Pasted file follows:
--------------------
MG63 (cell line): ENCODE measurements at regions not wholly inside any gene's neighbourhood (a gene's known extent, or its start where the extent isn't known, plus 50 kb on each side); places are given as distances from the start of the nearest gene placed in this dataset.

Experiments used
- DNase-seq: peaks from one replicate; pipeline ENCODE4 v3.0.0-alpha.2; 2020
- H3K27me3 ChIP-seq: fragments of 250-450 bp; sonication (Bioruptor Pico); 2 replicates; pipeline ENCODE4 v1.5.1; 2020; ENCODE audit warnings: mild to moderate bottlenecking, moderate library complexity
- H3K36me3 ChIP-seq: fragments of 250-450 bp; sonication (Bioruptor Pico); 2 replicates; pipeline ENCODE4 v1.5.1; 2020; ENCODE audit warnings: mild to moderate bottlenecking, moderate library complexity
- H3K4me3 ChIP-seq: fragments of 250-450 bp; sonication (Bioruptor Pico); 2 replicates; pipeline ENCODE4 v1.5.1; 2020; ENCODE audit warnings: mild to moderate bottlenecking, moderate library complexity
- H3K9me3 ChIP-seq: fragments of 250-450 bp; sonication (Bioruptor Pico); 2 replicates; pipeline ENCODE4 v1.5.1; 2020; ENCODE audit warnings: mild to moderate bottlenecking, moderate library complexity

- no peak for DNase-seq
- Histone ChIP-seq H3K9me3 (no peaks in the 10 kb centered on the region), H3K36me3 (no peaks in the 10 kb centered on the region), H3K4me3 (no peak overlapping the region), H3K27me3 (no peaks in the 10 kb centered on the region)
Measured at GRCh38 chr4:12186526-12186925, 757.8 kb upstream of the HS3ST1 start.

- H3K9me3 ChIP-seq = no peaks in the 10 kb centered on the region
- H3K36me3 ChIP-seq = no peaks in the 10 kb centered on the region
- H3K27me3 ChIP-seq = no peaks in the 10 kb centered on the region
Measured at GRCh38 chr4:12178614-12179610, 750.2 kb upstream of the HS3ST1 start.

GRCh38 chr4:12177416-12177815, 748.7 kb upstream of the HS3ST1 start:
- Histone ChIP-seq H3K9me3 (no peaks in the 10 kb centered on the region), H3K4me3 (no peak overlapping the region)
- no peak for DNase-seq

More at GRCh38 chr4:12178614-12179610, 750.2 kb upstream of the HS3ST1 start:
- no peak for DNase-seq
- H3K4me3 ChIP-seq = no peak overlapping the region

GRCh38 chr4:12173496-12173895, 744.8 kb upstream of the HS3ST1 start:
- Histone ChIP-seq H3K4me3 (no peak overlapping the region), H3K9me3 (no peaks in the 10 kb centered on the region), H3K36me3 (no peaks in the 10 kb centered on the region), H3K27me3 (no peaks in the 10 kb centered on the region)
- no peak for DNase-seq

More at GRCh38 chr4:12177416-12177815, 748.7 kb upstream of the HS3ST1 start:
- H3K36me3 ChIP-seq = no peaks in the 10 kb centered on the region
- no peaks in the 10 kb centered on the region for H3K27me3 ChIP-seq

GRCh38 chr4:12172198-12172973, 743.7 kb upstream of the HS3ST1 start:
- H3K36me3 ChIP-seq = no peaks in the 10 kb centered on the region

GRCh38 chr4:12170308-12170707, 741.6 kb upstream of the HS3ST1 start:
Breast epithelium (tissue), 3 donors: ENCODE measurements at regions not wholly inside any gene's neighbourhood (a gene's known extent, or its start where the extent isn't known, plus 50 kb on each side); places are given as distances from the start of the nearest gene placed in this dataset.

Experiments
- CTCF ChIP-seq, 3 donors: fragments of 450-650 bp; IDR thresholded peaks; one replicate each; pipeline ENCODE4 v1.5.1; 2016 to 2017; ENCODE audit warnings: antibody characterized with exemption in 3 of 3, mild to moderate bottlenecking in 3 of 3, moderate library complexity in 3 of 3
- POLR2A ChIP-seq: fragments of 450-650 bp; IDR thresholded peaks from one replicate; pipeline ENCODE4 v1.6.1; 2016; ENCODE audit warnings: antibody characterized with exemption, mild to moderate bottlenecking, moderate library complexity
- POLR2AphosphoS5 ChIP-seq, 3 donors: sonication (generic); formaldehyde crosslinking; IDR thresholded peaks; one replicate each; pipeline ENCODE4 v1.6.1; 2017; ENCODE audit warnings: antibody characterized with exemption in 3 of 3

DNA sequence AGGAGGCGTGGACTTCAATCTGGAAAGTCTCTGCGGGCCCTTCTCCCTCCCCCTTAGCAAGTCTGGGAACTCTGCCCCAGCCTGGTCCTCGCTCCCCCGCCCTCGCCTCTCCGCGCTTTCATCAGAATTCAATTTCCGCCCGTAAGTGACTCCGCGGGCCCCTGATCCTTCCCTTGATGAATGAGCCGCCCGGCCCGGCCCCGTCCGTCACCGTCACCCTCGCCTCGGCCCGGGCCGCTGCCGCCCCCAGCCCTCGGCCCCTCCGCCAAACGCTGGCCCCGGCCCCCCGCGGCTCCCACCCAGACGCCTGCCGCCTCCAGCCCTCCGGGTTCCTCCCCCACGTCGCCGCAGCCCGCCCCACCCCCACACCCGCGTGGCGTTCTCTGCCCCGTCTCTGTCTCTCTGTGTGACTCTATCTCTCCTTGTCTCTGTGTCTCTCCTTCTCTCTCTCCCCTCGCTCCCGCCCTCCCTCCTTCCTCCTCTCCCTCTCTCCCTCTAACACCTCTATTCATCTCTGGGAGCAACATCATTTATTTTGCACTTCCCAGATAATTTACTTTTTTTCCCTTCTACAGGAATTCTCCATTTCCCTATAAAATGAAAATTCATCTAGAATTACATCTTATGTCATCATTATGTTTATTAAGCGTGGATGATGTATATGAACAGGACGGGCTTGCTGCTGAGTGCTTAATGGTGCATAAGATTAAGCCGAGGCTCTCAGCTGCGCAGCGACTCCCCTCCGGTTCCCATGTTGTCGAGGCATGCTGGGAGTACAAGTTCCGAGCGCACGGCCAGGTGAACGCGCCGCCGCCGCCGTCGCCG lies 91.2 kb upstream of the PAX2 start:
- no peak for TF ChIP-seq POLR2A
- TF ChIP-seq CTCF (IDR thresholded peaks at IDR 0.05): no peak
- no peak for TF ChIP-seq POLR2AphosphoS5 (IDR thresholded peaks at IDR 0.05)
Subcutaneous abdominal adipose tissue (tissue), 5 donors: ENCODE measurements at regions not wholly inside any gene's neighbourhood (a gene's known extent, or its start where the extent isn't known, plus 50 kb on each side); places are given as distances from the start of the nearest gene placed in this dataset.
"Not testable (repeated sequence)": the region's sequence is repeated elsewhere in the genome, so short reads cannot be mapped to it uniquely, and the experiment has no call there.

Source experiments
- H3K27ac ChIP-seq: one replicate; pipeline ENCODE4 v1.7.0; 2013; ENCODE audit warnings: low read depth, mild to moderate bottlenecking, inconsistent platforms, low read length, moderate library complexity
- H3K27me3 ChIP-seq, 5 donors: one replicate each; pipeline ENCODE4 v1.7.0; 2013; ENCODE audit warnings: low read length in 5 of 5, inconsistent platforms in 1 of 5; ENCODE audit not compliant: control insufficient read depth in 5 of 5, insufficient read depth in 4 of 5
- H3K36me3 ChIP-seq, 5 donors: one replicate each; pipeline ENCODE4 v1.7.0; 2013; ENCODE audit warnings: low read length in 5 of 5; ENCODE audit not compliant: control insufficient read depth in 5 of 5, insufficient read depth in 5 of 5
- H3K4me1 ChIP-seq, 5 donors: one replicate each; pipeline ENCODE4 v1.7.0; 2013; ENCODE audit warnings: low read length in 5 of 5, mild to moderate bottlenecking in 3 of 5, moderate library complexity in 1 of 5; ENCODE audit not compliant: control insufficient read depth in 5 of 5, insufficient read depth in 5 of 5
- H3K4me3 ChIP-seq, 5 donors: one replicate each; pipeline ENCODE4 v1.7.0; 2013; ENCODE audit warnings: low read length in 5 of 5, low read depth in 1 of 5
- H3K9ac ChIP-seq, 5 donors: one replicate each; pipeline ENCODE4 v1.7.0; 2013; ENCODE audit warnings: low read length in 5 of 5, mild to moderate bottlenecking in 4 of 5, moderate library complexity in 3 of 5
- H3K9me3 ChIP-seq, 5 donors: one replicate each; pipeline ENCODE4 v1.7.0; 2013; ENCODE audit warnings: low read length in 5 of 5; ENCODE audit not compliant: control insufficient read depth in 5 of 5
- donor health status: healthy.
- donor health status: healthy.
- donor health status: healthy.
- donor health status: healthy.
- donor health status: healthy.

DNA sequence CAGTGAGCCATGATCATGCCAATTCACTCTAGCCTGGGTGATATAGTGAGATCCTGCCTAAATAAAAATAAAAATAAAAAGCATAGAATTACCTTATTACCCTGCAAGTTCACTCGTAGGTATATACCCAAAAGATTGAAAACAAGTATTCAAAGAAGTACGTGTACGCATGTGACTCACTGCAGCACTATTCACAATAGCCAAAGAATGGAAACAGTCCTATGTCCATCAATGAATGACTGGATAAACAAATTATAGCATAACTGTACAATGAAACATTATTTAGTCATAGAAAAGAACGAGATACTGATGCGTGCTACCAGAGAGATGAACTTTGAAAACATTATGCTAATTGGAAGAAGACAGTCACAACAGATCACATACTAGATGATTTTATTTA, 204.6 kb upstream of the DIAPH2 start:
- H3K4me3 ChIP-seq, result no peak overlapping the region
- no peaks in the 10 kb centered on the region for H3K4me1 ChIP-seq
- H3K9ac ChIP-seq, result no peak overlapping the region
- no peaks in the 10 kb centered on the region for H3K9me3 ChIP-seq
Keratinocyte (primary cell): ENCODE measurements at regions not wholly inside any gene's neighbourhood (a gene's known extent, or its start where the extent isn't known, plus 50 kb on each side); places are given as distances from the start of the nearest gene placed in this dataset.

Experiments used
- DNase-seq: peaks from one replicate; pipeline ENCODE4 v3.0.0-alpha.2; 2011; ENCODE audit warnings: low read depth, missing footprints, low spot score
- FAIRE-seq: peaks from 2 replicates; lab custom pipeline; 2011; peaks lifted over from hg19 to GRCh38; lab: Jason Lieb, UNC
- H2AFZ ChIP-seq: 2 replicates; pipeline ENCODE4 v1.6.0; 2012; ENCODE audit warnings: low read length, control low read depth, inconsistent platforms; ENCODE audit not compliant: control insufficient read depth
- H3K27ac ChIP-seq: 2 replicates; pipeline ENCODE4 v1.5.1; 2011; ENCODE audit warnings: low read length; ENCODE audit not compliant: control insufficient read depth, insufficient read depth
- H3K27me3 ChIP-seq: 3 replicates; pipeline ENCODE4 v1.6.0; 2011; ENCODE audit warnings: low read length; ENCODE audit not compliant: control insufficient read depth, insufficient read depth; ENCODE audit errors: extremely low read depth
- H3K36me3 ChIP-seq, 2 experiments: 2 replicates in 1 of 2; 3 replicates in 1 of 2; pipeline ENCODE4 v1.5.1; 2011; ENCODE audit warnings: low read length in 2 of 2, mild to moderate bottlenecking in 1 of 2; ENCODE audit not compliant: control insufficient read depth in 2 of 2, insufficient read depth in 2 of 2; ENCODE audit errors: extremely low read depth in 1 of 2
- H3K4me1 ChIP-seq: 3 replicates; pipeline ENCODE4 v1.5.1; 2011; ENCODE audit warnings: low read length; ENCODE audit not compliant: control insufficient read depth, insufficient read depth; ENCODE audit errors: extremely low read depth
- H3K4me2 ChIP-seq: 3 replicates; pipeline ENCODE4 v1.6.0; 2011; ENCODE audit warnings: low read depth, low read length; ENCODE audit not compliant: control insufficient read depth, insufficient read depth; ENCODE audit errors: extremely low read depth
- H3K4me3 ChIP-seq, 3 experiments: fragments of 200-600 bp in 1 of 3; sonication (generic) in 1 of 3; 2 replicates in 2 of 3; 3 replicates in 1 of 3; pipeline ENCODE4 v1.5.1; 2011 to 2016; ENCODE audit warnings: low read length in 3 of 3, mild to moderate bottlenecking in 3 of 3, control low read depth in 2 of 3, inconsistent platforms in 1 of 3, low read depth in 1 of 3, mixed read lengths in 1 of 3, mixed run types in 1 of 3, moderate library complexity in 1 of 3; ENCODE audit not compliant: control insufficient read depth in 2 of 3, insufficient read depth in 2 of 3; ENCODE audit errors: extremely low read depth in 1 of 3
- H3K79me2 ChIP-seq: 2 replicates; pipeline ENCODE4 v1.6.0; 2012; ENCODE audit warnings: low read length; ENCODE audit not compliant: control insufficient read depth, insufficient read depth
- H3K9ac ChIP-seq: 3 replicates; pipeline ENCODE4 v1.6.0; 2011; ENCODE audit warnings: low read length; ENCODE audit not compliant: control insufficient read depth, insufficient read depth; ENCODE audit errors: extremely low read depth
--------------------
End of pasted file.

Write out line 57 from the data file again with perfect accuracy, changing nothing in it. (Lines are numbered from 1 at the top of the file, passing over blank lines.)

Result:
- H3K9ac ChIP-seq, result no peak overlapping the region